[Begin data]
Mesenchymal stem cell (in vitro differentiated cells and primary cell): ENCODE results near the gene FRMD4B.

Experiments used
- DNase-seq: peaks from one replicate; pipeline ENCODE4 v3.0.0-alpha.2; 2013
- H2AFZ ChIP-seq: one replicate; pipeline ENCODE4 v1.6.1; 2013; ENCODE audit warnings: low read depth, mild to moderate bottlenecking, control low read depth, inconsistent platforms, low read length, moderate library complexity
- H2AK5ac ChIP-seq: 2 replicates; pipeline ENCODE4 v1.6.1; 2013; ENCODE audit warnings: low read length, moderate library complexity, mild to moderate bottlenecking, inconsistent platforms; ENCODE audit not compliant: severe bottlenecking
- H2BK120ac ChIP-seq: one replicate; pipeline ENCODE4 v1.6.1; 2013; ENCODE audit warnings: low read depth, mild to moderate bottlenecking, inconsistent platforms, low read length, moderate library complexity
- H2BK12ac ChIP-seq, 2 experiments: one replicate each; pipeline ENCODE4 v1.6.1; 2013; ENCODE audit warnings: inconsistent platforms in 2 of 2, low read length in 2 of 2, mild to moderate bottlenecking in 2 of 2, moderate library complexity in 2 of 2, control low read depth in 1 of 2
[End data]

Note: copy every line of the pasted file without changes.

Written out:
Mesenchymal stem cell (in vitro differentiated cells and primary cell): ENCODE results near the gene FRMD4B.

Experiments used
- DNase-seq: peaks from one replicate; pipeline ENCODE4 v3.0.0-alpha.2; 2013
- H2AFZ ChIP-seq: one replicate; pipeline ENCODE4 v1.6.1; 2013; ENCODE audit warnings: low read depth, mild to moderate bottlenecking, control low read depth, inconsistent platforms, low read length, moderate library complexity
- H2AK5ac ChIP-seq: 2 replicates; pipeline ENCODE4 v1.6.1; 2013; ENCODE audit warnings: low read length, moderate library complexity, mild to moderate bottlenecking, inconsistent platforms; ENCODE audit not compliant: severe bottlenecking
- H2BK120ac ChIP-seq: one replicate; pipeline ENCODE4 v1.6.1; 2013; ENCODE audit warnings: low read depth, mild to moderate bottlenecking, inconsistent platforms, low read length, moderate library complexity
- H2BK12ac ChIP-seq, 2 experiments: one replicate each; pipeline ENCODE4 v1.6.1; 2013; ENCODE audit warnings: inconsistent platforms in 2 of 2, low read length in 2 of 2, mild to moderate bottlenecking in 2 of 2, moderate library complexity in 2 of 2, control low read depth in 1 of 2